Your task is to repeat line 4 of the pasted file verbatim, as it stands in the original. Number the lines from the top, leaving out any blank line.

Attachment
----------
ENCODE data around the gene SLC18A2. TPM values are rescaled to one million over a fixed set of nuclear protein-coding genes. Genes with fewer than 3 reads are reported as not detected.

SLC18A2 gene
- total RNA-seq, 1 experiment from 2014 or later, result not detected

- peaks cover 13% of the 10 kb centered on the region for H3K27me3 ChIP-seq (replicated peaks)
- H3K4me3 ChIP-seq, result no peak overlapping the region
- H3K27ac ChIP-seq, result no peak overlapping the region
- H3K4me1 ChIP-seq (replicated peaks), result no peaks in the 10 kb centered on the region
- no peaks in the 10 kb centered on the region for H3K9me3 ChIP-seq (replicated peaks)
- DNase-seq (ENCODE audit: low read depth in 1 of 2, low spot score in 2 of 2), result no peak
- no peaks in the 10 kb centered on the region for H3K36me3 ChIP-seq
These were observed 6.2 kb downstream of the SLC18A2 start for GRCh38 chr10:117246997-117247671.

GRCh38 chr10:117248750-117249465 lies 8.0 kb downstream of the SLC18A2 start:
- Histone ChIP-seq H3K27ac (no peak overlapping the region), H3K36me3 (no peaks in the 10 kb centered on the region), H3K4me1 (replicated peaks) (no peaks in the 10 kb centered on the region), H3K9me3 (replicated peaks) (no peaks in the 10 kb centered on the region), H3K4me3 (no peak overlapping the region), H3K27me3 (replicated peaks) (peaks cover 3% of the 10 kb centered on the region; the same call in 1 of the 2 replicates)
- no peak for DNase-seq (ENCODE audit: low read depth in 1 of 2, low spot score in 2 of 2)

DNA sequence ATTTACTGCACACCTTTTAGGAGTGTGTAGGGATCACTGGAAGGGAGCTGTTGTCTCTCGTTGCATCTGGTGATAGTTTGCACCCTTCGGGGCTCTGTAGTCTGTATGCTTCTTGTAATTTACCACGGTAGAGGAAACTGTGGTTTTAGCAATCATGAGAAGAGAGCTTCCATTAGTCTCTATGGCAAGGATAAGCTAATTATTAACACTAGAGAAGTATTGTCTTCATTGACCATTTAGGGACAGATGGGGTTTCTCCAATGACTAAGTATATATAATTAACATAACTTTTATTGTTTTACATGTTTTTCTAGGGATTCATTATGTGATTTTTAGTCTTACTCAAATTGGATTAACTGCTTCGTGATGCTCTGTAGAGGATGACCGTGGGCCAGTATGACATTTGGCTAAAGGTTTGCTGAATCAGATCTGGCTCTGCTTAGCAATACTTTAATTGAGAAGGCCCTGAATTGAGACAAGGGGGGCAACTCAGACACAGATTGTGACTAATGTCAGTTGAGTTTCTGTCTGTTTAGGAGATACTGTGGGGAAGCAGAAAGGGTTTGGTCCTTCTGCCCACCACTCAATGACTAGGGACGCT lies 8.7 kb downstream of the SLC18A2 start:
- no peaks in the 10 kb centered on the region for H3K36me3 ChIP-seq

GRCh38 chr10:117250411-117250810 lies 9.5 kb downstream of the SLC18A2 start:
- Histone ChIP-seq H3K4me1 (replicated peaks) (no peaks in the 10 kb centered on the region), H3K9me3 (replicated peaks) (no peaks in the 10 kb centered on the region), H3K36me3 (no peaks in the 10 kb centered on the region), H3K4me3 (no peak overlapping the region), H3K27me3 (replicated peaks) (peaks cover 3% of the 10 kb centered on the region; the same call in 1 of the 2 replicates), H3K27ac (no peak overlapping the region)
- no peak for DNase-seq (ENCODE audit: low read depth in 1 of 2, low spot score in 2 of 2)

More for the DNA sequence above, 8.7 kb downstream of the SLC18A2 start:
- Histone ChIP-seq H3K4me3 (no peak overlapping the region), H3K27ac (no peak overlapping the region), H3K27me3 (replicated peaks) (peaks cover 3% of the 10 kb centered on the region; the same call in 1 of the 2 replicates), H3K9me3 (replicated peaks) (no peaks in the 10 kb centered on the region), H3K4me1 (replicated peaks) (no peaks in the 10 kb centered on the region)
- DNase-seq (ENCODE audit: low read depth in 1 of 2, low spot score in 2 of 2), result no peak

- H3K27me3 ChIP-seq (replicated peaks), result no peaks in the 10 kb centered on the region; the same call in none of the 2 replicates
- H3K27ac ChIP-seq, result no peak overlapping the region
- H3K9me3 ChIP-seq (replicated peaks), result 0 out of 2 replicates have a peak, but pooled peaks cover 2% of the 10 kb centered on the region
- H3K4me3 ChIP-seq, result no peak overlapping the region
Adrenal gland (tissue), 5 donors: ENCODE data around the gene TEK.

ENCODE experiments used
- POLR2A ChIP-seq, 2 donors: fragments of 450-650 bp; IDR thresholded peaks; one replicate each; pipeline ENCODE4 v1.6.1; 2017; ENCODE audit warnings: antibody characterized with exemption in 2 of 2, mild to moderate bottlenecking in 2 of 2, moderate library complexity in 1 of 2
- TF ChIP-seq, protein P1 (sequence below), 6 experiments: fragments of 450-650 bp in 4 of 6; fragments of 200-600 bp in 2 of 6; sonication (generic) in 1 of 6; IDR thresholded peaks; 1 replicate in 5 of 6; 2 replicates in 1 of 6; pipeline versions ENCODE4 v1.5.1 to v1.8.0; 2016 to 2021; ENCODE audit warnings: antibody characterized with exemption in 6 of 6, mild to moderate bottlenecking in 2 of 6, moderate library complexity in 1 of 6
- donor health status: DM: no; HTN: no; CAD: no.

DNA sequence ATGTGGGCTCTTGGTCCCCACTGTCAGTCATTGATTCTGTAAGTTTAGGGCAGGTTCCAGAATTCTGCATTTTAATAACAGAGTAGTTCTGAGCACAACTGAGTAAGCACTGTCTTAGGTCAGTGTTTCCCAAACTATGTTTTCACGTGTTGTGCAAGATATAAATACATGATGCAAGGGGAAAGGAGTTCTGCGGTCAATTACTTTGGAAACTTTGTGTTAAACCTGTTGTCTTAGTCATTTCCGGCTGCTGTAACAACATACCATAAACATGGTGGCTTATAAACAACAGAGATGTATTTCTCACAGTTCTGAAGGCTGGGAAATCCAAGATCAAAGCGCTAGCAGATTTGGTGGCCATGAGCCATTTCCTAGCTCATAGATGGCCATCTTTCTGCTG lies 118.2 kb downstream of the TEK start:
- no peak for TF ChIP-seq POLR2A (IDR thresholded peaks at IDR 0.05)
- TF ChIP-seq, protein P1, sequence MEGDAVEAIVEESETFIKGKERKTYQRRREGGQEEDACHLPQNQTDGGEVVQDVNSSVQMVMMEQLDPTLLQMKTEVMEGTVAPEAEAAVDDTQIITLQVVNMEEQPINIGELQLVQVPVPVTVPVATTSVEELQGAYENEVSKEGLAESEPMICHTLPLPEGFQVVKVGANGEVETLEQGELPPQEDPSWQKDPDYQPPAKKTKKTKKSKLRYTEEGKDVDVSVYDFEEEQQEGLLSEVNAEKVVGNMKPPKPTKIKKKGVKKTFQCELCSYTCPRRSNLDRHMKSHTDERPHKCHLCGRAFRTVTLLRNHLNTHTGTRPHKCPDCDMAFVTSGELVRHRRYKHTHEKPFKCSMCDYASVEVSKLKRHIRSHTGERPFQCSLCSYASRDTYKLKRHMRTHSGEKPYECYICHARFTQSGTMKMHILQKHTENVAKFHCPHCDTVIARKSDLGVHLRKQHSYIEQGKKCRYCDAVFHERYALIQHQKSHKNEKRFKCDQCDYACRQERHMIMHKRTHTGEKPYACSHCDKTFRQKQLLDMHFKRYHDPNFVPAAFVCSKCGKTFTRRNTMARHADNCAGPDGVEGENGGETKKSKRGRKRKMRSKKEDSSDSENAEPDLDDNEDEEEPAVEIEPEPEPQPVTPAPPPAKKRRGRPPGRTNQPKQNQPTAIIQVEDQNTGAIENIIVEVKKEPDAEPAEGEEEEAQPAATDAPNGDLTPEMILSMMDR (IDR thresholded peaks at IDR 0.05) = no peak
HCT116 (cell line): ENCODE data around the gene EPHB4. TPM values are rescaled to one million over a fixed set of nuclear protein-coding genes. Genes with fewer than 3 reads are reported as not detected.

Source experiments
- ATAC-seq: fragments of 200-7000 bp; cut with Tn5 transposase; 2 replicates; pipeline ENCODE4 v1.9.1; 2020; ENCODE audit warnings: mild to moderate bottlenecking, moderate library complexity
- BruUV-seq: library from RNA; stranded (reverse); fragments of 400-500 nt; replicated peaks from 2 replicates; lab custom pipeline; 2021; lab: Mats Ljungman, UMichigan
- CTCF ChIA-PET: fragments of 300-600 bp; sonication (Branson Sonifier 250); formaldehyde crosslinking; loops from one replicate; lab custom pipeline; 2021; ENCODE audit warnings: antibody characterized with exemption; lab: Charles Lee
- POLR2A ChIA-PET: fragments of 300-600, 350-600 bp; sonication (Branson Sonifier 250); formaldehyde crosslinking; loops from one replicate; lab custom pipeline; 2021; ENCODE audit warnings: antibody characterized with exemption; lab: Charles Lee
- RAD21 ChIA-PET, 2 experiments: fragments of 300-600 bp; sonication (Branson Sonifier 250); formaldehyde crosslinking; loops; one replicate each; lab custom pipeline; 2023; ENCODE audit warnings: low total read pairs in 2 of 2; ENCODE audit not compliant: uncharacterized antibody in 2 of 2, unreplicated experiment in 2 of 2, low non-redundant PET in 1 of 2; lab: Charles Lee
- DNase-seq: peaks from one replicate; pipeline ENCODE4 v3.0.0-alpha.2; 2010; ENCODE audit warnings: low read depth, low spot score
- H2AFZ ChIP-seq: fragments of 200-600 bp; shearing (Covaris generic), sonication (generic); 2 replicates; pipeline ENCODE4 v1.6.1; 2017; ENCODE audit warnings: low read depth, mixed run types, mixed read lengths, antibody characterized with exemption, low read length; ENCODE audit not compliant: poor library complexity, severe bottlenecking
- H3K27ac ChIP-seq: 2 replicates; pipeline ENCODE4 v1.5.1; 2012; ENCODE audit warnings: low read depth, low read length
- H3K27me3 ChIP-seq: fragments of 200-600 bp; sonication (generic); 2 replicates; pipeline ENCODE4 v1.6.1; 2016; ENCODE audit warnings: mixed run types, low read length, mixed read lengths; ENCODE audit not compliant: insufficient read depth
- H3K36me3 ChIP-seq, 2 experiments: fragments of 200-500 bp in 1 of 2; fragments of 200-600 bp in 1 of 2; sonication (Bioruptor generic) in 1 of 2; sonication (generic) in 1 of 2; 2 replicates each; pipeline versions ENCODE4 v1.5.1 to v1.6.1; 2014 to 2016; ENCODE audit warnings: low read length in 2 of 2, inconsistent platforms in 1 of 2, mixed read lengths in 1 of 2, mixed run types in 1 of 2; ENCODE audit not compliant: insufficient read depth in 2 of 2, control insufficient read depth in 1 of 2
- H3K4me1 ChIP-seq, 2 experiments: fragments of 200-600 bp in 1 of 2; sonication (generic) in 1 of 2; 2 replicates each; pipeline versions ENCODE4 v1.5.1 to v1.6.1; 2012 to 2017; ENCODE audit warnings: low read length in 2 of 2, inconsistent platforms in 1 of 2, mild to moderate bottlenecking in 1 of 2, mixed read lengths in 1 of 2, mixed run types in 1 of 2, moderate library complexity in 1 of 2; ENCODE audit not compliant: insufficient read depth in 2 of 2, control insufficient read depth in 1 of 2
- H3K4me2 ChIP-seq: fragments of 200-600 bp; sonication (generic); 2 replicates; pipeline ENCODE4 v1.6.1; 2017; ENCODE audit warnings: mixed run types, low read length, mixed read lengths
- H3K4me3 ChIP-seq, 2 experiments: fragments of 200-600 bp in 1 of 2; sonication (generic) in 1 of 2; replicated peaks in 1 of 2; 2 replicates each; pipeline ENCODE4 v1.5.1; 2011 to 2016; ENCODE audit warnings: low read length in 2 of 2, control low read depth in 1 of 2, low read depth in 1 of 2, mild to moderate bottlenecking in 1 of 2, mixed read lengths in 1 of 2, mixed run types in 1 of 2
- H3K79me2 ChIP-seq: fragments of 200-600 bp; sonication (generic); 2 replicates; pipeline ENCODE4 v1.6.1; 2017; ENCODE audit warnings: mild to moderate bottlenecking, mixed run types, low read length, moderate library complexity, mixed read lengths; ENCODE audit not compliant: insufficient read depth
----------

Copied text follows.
- peaks cover 13% of the 10 kb centered on the region for H3K27me3 ChIP-seq (replicated peaks)